We all know that we should eat five portions of fruit and vegetables a day, but putting this into practice can be more challenging when you are talking about kids. Inventing cooking games for kids can be a great way to get your children involved in preparing meals and ensure they get enough fruit and vegetables. Here’s how the colours of the rainbow can inspire your children’s diet.

Variety is very important: to get a well-rounded, vitamin-packed meal we need to eat a range of different types of vegetables and fruit, rather than just one. Colour often helps us identify the nutrients contained within specific foods. Dark green vegetables – like spinach and broccoli – for example, contain high levels of iron that helps our body produce white blood cells to carry oxygen around our bodies. Eating a range of coloured foods every day can, therefore, ensure that your children get all the vitamins they need to keep their bodies healthy.

‘Eating a Rainbow’ is a great way for kids to learn about healthy eating and to engage in what they eat. Draw or print out a rainbow to stick up in your kitchen, dining room, or on your fridge. In the rainbow write or draw fruit and vegetables that are the same colour as the stripes. There are lots of online resources that can help your child identify different fruit and vegetable for each colour. If you feel like you are up for a real challenge make a daily rainbow chart and tick all the colours off every day.

Children’s Nutrition Eating a Rainbow

Rainbow Food Ideas

Here are three different ideas for ways you and your children can complete your rainbow challenge all in one go.

A Melon Pirate Ship

You will need:

  • A melon
  • A banana
  • Small fruits, such as strawberries, raspberries or grapes
  • A napkin
  • Cocktail sticks

Instructions:

  1. Slice your melon into segments – usually about an 8th of the melon is enough. This forms the main part of your boat.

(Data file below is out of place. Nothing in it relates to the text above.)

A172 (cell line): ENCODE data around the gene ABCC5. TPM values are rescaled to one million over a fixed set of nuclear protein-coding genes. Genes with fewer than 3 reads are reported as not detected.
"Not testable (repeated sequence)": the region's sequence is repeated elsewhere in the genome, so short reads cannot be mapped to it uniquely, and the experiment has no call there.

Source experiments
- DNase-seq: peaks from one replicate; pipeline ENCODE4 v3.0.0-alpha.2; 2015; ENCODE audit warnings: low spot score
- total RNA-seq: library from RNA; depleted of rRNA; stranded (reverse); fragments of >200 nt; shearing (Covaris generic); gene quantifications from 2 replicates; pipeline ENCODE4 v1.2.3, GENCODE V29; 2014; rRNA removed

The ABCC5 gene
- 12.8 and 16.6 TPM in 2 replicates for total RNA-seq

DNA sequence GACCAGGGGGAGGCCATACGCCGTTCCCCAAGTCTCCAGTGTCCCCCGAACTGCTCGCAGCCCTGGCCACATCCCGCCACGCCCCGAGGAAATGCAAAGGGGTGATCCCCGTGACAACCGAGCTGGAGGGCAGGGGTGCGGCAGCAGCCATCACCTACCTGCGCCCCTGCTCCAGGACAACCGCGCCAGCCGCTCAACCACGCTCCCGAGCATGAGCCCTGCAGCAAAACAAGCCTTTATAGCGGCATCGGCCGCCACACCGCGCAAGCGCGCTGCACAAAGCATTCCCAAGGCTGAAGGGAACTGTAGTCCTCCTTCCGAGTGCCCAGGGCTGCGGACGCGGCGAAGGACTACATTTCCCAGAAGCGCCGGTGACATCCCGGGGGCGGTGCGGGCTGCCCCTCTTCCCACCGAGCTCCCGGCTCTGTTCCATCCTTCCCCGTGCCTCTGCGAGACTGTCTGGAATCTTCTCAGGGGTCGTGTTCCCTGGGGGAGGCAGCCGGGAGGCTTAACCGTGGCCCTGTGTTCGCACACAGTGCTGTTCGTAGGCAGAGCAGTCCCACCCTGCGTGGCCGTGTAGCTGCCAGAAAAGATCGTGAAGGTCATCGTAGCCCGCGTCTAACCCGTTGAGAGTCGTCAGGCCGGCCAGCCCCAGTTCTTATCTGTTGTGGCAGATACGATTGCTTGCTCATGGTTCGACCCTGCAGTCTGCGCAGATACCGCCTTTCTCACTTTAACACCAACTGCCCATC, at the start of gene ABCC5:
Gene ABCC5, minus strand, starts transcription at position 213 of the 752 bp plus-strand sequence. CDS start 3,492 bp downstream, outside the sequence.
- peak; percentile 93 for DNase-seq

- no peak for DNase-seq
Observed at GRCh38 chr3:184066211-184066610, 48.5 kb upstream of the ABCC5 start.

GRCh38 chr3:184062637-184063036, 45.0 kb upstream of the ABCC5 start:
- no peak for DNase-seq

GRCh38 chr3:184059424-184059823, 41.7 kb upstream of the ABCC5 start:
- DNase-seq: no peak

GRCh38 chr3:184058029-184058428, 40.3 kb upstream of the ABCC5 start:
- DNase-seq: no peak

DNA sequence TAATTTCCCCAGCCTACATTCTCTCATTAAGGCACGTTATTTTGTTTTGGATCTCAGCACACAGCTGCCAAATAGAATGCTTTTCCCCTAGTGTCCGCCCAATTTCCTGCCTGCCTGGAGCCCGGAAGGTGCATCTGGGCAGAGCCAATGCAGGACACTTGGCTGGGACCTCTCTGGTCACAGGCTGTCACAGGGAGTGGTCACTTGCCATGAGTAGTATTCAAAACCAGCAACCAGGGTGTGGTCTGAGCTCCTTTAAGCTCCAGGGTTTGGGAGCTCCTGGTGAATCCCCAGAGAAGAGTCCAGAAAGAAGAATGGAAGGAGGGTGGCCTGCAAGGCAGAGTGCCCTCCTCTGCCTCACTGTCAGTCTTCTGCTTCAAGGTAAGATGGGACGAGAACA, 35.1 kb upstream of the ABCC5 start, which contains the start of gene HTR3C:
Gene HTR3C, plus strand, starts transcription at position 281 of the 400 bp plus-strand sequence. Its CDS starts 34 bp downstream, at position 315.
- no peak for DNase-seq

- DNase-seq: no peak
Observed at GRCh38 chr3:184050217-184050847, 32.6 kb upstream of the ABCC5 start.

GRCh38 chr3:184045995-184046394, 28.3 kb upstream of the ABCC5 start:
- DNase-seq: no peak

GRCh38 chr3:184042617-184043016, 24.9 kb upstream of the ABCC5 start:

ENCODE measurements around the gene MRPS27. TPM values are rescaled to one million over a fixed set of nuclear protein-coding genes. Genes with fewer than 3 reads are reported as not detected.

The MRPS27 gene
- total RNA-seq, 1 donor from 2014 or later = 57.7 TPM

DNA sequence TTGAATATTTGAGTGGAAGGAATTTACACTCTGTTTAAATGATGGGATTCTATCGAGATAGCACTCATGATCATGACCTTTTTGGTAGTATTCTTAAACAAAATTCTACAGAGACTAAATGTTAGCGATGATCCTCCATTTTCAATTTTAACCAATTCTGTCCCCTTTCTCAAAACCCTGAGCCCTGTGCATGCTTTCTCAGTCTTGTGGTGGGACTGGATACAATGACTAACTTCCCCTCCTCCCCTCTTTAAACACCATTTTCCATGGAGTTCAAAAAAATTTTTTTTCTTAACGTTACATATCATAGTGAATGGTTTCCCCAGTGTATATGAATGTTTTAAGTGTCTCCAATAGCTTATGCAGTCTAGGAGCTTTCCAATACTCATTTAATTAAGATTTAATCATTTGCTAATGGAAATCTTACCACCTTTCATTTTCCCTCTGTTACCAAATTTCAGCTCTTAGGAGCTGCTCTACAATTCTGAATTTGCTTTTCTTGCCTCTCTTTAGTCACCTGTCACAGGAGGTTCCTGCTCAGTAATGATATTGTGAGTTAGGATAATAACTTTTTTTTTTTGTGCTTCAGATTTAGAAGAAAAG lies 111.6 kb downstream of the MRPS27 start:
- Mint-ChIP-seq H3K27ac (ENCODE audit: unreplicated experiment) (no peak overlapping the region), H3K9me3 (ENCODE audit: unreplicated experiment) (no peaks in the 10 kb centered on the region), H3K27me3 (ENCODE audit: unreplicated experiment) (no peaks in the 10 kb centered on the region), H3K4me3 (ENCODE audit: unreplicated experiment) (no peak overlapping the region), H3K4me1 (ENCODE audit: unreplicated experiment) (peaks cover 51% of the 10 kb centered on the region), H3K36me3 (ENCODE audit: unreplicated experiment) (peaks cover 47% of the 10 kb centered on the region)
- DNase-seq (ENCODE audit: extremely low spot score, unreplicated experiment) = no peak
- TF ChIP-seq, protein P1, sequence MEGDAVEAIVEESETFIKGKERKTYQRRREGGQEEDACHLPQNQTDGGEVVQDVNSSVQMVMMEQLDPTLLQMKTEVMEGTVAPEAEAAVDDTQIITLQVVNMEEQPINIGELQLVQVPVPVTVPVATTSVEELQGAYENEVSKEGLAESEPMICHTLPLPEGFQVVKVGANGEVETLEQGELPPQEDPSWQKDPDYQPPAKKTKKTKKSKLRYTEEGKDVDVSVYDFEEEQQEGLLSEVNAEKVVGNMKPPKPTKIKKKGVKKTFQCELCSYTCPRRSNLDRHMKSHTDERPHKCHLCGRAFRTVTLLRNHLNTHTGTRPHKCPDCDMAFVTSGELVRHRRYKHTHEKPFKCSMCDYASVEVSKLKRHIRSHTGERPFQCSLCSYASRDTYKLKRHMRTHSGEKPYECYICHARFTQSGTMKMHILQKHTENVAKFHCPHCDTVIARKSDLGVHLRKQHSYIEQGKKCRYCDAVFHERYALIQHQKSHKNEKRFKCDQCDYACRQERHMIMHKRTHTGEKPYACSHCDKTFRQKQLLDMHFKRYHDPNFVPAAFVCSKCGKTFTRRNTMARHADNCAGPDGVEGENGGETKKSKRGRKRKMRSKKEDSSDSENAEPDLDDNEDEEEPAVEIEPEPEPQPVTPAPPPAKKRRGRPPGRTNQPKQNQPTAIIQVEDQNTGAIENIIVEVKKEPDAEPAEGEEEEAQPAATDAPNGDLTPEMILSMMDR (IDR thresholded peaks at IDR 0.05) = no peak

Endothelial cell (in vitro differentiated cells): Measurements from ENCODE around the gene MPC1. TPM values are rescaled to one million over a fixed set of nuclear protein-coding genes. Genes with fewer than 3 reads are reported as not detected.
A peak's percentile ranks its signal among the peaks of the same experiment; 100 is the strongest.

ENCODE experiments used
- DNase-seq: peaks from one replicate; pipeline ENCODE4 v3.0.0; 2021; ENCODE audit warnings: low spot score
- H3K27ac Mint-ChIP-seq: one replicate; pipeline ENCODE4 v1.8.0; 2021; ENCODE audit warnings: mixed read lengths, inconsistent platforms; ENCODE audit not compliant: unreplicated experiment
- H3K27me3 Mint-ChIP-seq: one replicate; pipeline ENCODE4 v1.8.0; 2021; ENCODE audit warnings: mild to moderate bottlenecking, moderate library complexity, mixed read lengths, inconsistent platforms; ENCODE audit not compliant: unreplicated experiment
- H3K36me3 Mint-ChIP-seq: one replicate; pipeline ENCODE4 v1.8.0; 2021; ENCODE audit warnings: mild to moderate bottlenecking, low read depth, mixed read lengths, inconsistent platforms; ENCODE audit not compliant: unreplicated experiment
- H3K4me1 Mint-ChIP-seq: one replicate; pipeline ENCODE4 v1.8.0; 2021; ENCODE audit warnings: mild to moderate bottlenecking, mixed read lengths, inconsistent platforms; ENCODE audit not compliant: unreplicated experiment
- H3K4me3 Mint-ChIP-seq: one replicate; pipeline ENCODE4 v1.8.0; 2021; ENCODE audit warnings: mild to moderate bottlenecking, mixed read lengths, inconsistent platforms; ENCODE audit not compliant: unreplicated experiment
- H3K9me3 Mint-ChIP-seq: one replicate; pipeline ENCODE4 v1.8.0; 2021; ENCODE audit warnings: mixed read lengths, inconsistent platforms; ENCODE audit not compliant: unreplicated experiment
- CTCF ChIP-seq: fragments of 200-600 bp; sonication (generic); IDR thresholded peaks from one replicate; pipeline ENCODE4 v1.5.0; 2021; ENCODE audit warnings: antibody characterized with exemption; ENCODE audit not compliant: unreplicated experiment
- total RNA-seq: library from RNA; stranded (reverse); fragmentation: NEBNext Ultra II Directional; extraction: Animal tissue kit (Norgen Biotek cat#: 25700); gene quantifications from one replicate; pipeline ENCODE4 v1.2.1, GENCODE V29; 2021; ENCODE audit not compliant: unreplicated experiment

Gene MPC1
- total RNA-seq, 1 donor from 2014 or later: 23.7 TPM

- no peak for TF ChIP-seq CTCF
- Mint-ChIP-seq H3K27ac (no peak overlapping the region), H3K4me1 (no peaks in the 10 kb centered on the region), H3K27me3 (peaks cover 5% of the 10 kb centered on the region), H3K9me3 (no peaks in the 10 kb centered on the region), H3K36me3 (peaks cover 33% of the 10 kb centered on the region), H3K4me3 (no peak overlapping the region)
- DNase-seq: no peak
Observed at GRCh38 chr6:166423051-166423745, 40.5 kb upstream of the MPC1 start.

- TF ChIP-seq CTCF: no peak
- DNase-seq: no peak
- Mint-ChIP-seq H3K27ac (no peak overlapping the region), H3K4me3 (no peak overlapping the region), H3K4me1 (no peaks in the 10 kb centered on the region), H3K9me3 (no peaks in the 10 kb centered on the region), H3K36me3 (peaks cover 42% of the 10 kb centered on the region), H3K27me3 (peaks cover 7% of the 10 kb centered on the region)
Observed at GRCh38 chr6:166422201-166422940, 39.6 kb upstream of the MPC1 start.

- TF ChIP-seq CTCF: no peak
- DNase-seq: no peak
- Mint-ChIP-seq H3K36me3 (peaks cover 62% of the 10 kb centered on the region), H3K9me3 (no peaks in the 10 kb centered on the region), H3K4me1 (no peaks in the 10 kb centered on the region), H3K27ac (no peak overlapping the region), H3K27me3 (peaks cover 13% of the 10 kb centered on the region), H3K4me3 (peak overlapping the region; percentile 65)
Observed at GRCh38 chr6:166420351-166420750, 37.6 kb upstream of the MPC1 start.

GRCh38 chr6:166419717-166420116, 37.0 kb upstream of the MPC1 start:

2. To make the sail, fold or cut your napkin into a triangle – the same shape as a sail – and weave it through a cocktail stick. Make sure that your napkin isn’t too big or too heavy as your sail will just fall off.
  3. Make oars by slicing your banana into semi-circles. Stick these onto the ends of cocktail sticks and then into the side of the melon boat.
  4. Finally, make crew members with the smaller fruits as bodies and heads – connect them together with a cocktail stick. A strawberry for a body and a blueberry for a head work particularly well!

A Fruity Sundae

This is a nice summery treat that can contain lots of delicious fruit. It is an easy activity for younger children that they can do unsupervised, and it requires little preparation on your part.

  • Chop up fruit into small chunks and put them into separate bowls.
  • Using a tall glass, pile up the fruit so that you can see different colours up the sides.
  • Think about including other yummy ingredients like yogurt, ice cream or chocolate chips.

You could even make a rainbow sundae by putting your fruit into the glass in the same order as the stripes of a rainbow!

A Salad Face

This is a very easy savoury food activity. All you’ll need is a plate and some different chopped raw vegetables… and some imagination! Encourage your child to think about all the different things that make up a face, such as eyes, nose, lips, eyebrows, ears and hair. Ask them about what their face is doing: are they happy or sad or angry? Create a range of characters experimenting with different faces and expressions.